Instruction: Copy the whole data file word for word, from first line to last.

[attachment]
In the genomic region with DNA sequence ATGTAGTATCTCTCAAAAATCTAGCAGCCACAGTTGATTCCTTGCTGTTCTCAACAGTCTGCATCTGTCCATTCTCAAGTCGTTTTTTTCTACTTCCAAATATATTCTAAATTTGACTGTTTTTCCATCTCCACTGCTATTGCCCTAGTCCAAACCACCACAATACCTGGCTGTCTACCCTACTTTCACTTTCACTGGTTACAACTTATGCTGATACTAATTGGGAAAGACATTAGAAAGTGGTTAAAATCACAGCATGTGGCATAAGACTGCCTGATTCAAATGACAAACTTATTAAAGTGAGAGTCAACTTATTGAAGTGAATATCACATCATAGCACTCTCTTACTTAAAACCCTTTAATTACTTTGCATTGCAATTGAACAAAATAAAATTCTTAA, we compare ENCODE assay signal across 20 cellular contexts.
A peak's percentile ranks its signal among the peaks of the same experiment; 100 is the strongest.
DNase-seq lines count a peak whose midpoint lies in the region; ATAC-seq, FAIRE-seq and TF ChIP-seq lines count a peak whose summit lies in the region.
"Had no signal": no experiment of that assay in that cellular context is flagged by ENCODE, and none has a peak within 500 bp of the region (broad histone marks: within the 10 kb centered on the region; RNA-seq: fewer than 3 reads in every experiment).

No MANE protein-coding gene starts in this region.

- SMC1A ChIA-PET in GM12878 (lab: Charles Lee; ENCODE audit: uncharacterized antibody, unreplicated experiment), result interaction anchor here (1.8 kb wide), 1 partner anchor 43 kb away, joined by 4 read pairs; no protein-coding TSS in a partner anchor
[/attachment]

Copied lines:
In the genomic region with DNA sequence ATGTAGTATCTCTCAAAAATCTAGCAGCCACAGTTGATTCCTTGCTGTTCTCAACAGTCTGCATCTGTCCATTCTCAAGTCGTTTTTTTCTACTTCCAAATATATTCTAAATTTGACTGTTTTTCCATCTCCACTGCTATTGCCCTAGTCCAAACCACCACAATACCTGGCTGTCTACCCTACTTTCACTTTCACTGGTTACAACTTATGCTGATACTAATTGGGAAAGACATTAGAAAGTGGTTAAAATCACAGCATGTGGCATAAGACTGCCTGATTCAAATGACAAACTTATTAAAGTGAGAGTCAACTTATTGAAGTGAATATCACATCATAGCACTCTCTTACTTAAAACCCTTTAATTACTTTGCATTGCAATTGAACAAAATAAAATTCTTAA, we compare ENCODE assay signal across 20 cellular contexts.
A peak's percentile ranks its signal among the peaks of the same experiment; 100 is the strongest.
DNase-seq lines count a peak whose midpoint lies in the region; ATAC-seq, FAIRE-seq and TF ChIP-seq lines count a peak whose summit lies in the region.
"Had no signal": no experiment of that assay in that cellular context is flagged by ENCODE, and none has a peak within 500 bp of the region (broad histone marks: within the 10 kb centered on the region; RNA-seq: fewer than 3 reads in every experiment).

No MANE protein-coding gene starts in this region.

- SMC1A ChIA-PET in GM12878 (lab: Charles Lee; ENCODE audit: uncharacterized antibody, unreplicated experiment), result interaction anchor here (1.8 kb wide), 1 partner anchor 43 kb away, joined by 4 read pairs; no protein-coding TSS in a partner anchor